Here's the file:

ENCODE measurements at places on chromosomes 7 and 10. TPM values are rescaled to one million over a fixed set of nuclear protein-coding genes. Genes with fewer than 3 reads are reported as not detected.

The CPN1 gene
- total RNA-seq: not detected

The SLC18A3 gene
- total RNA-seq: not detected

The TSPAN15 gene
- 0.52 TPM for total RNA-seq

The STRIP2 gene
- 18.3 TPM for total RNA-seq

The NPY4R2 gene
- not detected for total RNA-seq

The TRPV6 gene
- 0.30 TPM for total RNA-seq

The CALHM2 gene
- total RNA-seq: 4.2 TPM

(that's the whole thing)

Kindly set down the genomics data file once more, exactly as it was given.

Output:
ENCODE measurements at places on chromosomes 7 and 10. TPM values are rescaled to one million over a fixed set of nuclear protein-coding genes. Genes with fewer than 3 reads are reported as not detected.

The CPN1 gene
- total RNA-seq: not detected

The SLC18A3 gene
- total RNA-seq: not detected

The TSPAN15 gene
- 0.52 TPM for total RNA-seq

The STRIP2 gene
- 18.3 TPM for total RNA-seq

The NPY4R2 gene
- not detected for total RNA-seq

The TRPV6 gene
- 0.30 TPM for total RNA-seq

The CALHM2 gene
- total RNA-seq: 4.2 TPM